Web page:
Technology has come a long way from the massive, room-sized computers of the 1960s.
Not every development turns out to be a winner, though. Consumers are treated to some creative failures as a natural part of technology’s evolution. Sometimes, a new piece of tech is too far behind the times to sell; other times, it’s too far ahead to catch on (R.I.P., Sega Dreamcast).
Storage formats are particularly susceptible to this change. As technology becomes more powerful, they require new innovations to take advantage of improved capabilities. Remember the floppy disk — or better yet, punch cards? They served their purpose at the time, but as technology evolved, new storage formats popped up to take their places.
Here are four storage formats that never quite took off:
Let’s start with the obvious one.
Every time a new format competition breaks out (HD DVD vs. Blu-ray, etc.), it gets compared to the VHS vs. Betamax war from the ’70s and ’80s. Betamax was a format developed by Sony (SNE), and enjoyed a lack of competition until JVC came out with VHS in 1976 and started the format war.
The battle raged for more than a decade, with each format offering longer and longer recording times, until Sony finally relented in 1988 by producing its own VHS player.
Of course, that all became irrelevant when DVDs rolled around by the new millennium.
And heck … those barely lasted a decade before Blu-ray came in and threatened to change everything again.
If you thought DVDs had too much capacity and were much too small, LaserDisc was the format for you.
In today’s micro/nano world, the foot-wide discs look comically large. But when the format was first introduced more than 30 years ago, it looked like the future. (It was like records, but for video!)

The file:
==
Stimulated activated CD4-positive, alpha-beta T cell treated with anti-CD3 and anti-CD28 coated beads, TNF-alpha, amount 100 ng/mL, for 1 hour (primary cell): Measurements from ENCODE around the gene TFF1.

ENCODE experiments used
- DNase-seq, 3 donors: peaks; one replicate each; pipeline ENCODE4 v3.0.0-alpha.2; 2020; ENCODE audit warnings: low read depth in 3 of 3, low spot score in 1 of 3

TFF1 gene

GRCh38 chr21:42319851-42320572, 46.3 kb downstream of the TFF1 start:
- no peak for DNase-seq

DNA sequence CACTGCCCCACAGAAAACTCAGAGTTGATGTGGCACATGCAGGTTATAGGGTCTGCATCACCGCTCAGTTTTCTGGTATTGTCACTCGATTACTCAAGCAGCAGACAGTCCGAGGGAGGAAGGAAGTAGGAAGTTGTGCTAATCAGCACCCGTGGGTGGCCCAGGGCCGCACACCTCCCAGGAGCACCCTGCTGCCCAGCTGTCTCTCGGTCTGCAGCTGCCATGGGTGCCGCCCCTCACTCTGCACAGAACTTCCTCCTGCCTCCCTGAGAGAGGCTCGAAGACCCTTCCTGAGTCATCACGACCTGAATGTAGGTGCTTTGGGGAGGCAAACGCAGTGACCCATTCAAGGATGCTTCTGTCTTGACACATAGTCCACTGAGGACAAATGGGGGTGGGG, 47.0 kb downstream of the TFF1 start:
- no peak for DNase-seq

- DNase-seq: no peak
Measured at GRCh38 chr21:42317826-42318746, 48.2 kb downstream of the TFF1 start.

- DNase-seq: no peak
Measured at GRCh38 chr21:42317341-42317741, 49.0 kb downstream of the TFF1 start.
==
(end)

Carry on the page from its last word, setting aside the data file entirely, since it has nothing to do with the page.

But despite all its futuristic appeal, the format never really took hold.
Part of the problem was size: Each side of a LaserDisc could only hold 60 minutes of video, which meant movies longer than two hours required multiple discs and interrupting the viewing experience at least twice (the extended edition of The Lord of the Rings: The Return of the King would have required three discs).
While the format didn’t officially “die” until 2009, DVDs had delivered the death blow long before then.
In the early ’90s, cassette tapes were gasping for their final breaths, which meant companies like Sony were busy trying to create a successor.
The Sony MiniDisc looked like the technological love-child of CDs and floppy discs — a 3-inch optical disc housed inside a transparent rectangular case. Despite the smaller size, the format was still able to hold up to 80 minutes of music.
But the MiniDisc never really overcame the ubiquity of the CD, at least in American markets. Despite its lack of success, the format proved remarkably resilient in the face of CDs and MP3s — Sony shipped the last players in March of this year.
In addition to having the coolest-sounding name of these failed formats, bubble memory also was the most promising.
The format stored single bits of data in tiny circles, which allowed for denser data storage than traditional methods. Bubble memory boasted superior access time compared to disk or drum memory, and the bubbles were essentially immune to the normal wear that plagued other storage types.
But like every other entry on this list, the potential of bubble memory was wiped out by a faster-moving format — in this case, semiconductors and flash memory. The format didn’t even make it to the ’90s.
Though ultimately unsuccessful, bubble memory was a creative little piece of engineering.
Adam Benjamin is an Assistant Editor of InvestorPlace. As of this writing, he did not hold a position in any of the aforementioned securities.